Angelo Rossitto For Mayor Of Los Angeles – KRKD-Los Angeles – March 28, 1941 – Gordon Skene Sound Collection –
Unless you’re a film buff whose appreciation of movies goes back to the 1920s, the name Angelo (Angi) Rossitto will probably not ring many bells. Less, if you have no idea about politics of that period in L.A. or think the legendary film Chinatown was based on someone’s very vivid imagination.
Angelo (or Angi as he’s referred to in this 1941 broadcast) was a well known character actor from the days of Silent films who continued to work all the way up until his death in 1991. He was probably best known for his role in Freaks, a 1932 horror film which featured Rossitto prominently, primarily because of his size – he really was 35 inches tall, which landed him in a number of roles throughout his career calling for a character diminutive in size and sadistic in demeanor.
In 1941 he was running for Mayor, most likely as a publicity stunt. The fascinating part of this “campaign address” (which there was only one) are the problems facing a city like Los Angeles which was far from as populated then as it is now – congestion, housing, bureaucracy, and rapid transit. There was talk about a Subway in L.A. in 1941 – freeways were being considered as much as bigger thoroughfares (like Wilshire Boulevard and Olympic) to ease traffic. Making some streets one-way. And Rossitto’s biggest selling point; a Lottery. The Lottery, in his pitch, would solve all the financial ills of the city, bringing millions to the economic coffers. Also interesting is how, even in 1941, there was a movement afoot to avoid and bypass Downtown L.A. – even then there was movement afoot to spread out; in every direction but to the center of town.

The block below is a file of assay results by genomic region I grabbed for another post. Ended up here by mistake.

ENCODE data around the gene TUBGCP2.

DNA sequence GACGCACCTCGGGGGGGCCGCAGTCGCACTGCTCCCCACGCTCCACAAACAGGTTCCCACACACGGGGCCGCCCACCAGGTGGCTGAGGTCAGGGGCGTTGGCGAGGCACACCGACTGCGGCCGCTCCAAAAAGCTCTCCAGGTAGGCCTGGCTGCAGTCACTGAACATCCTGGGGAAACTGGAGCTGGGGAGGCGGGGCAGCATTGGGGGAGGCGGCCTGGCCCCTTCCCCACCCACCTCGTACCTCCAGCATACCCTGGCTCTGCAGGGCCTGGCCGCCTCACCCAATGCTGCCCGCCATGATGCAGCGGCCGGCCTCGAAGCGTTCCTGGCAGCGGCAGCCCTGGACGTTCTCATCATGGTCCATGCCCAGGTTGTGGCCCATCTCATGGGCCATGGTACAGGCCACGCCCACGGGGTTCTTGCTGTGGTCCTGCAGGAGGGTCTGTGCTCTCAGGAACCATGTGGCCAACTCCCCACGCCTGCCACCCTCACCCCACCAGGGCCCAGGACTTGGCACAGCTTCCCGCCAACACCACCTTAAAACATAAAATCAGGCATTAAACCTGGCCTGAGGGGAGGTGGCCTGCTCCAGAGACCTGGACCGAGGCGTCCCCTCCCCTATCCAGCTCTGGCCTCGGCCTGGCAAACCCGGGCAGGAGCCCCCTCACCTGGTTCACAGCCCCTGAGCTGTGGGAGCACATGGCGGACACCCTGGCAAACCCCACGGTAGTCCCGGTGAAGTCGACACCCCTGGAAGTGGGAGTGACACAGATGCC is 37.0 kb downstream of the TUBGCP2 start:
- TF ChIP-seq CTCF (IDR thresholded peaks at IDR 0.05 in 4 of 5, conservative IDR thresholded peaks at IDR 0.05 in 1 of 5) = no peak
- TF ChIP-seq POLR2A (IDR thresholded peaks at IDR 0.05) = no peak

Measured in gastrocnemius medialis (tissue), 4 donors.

Taking everything into consideration – a growing city, a city known for its climate, a mecca for entertainment and soon, one of the major centers for war industry, it’s interesting to consider that Los Angeles, even in the context of this rather half-hearted campaign address, talks about issues that have plagued this town seemingly forever and continue to plague Los Angeles to this day.
We had a comprehensive rapid transit (streetcar), but weren’t warm to the idea of a subway. Our Rapid transit was dismantled in the early 1960s and it took almost 40 years to go back to a version of where we were in 1941.
Needless to say, even as a potential spoof, there is a lot of truth in this 15 minute (less if you’re looking at a stopwatch) talk by a character actor on the shortcomings of a city like L.A.
Remember, it was almost 80 years ago.